Welcome to Murder by the Book's blog about what we've read recently. You can find our website at www.mbtb.com.

Sunday, April 4, 2010

The Third Rail, by Michael Harvey (hardcover, $24.95)

It's unusual for an author to share the same name as his character, but Michael Kelly, private investigator and former Chicago cop, is the compelling creation of author Michael Harvey.

I loved the first book in the series, the sad and surprising The Chicago Way. The second book, The Fifth Floor, I thought was less gripping, the center of the story a "huh?" to us non-Chicagoans, but I liked it. The Third Rail is both a page-turner and another history lesson of Chicago. There are quite a few Chicago writers (Sean Chercover, Marcus Sakey, Charlie Newton, Sara Paretsky) and they strive to incorporate the essence of their city in their stories. (Another favorite, Jim Butcher, doesn't live in Chicago, but the city is an essential ingredient in his Dresden books.)

In an adrenalin-popping start, a man goes up to a woman who is waiting for the "L," the elevated railway thousands of Chicago commuters use, and shoots her dead. Then a sniper shoots a commuter on another L train. Michael Kelly witnesses the first shooting and is soon involved in the second. It becomes obvious that Michael Kelly has something to do with what is motivating the shooter or shooters. But what? It is a convoluted path that leads to the convoluted and fantastic ending – maybe a little too fantastic, eh? – but the journey is fascinating. Like Michael Connelly, Michael Harvey is a great storyteller. Connelly's Scarecrow was very far-fetched, as is The Third Rail, but that's okay, I say, because I found myself nodding along with every strange turn the story took. Lethal lightbulbs? Sure. Decades-old grudges? Sure. Catholic church misdeeds? Absolutely.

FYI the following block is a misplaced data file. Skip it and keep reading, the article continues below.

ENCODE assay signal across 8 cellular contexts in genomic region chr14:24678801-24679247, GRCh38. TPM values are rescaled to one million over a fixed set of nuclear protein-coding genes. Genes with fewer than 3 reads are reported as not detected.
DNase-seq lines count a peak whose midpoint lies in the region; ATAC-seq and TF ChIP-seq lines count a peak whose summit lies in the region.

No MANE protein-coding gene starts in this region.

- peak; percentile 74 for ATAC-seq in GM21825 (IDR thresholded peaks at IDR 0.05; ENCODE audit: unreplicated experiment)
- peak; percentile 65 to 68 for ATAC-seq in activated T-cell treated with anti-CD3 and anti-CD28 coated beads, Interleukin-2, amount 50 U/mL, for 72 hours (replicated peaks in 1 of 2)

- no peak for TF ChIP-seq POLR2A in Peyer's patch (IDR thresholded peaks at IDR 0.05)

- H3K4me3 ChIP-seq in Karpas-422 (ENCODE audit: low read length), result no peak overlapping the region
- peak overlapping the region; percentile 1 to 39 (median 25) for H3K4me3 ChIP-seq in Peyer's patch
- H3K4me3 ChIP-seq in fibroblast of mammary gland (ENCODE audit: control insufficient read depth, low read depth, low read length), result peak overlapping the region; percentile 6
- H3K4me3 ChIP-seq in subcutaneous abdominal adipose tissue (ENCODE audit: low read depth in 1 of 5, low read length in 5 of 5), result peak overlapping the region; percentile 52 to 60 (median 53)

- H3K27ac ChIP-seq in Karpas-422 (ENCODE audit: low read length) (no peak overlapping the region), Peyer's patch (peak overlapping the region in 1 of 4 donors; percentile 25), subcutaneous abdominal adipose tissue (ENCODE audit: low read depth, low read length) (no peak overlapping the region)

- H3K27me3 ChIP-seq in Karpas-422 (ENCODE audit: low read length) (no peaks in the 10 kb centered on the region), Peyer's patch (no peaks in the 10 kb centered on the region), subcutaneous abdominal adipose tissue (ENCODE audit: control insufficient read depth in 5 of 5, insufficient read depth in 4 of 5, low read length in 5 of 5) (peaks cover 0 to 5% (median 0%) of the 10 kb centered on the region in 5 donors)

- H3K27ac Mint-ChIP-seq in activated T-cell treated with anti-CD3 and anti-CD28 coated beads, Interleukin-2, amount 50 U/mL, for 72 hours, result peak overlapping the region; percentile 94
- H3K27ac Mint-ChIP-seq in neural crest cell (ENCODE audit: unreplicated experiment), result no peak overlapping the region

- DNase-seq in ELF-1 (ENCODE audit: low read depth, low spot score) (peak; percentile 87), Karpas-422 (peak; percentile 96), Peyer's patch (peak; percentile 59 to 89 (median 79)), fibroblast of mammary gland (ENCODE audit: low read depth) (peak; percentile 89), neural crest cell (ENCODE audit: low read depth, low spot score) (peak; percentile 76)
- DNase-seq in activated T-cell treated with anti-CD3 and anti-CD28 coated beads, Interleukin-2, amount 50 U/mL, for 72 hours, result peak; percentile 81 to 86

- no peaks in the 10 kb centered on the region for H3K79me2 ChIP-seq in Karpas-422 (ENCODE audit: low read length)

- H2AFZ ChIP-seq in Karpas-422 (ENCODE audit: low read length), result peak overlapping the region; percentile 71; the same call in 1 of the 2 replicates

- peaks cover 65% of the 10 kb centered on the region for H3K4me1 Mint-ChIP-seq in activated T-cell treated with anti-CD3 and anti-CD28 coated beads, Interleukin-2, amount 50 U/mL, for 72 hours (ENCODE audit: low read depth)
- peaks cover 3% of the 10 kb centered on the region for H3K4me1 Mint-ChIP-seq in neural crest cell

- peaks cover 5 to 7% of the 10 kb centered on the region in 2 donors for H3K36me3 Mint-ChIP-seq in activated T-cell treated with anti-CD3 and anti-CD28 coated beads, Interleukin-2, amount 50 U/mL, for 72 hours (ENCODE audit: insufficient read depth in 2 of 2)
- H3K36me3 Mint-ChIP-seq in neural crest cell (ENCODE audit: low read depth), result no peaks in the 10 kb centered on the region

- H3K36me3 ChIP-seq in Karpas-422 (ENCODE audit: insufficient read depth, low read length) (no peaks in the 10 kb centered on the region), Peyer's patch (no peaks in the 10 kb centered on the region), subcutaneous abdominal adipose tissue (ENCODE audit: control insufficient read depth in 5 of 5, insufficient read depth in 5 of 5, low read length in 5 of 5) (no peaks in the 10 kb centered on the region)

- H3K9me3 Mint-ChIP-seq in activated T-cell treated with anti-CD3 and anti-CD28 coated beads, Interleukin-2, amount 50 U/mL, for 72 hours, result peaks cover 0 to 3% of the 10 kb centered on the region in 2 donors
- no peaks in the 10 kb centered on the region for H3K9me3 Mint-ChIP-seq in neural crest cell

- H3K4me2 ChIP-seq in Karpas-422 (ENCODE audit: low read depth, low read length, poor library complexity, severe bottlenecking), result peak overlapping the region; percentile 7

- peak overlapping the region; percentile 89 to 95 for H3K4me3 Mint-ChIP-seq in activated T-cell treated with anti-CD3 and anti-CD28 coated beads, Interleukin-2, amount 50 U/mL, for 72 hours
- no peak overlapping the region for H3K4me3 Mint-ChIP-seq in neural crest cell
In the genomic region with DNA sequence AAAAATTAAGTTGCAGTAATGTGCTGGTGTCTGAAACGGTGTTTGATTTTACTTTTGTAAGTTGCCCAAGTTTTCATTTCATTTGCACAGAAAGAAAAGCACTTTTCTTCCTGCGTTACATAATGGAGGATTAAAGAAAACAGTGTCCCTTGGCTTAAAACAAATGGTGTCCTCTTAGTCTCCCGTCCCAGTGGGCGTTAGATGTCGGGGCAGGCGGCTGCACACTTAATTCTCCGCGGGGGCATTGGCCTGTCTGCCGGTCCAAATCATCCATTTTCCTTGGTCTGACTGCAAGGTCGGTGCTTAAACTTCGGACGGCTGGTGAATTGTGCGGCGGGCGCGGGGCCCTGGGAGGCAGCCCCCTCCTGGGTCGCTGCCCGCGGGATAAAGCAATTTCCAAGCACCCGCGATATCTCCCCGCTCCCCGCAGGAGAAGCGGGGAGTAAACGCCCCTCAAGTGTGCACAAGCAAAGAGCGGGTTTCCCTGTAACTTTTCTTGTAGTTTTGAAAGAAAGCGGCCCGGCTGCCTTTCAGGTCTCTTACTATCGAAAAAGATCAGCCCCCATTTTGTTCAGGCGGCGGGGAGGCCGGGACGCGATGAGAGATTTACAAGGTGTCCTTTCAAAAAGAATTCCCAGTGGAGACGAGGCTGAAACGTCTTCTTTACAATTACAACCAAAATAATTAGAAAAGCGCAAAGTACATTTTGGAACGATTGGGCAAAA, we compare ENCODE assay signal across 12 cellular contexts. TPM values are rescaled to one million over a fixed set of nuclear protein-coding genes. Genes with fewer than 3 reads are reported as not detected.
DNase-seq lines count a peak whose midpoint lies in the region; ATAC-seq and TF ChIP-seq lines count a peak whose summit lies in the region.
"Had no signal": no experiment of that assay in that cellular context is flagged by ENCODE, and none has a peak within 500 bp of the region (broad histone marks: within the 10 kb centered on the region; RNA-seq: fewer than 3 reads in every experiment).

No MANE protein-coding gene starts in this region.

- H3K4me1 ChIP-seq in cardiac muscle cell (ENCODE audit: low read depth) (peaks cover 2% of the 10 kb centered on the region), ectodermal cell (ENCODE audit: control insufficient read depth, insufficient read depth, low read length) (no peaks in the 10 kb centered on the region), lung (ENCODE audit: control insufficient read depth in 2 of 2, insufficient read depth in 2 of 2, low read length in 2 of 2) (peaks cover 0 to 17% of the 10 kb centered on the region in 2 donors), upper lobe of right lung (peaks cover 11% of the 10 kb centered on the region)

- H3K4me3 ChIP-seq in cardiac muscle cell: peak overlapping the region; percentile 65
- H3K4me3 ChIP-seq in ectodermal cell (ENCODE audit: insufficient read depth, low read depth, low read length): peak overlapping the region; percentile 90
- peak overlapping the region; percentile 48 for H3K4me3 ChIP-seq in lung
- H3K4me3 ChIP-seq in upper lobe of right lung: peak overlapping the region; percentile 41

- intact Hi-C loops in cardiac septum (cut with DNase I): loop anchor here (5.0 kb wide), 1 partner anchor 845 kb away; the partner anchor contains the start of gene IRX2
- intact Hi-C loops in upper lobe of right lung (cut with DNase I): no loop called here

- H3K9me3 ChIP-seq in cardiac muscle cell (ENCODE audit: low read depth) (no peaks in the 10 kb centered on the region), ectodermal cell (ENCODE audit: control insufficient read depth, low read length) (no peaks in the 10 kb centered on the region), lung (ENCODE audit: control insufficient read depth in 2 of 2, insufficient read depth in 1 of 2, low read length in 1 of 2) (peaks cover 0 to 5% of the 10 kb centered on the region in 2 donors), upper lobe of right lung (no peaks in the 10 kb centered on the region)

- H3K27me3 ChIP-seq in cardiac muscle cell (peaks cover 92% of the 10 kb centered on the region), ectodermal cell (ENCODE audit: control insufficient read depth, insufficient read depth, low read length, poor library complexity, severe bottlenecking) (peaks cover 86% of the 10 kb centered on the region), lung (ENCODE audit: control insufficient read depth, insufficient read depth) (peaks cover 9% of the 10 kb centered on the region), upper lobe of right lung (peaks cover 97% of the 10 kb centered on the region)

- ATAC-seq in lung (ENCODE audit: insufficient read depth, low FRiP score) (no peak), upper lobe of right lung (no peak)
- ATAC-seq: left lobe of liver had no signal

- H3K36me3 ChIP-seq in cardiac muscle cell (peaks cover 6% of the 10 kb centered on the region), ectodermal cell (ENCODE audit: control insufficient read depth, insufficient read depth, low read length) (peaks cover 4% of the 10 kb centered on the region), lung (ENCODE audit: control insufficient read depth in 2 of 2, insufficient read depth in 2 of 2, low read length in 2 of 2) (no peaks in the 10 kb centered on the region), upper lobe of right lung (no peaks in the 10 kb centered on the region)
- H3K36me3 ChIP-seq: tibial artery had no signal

What I loved about the first book was the very human story at the heart of The Chicago Way. There is a very human story about Kelly's father at the base of this work as well, but it is buried under special effects. Reader, when you learn what it is, pause and give it its due before heading back into the fray.

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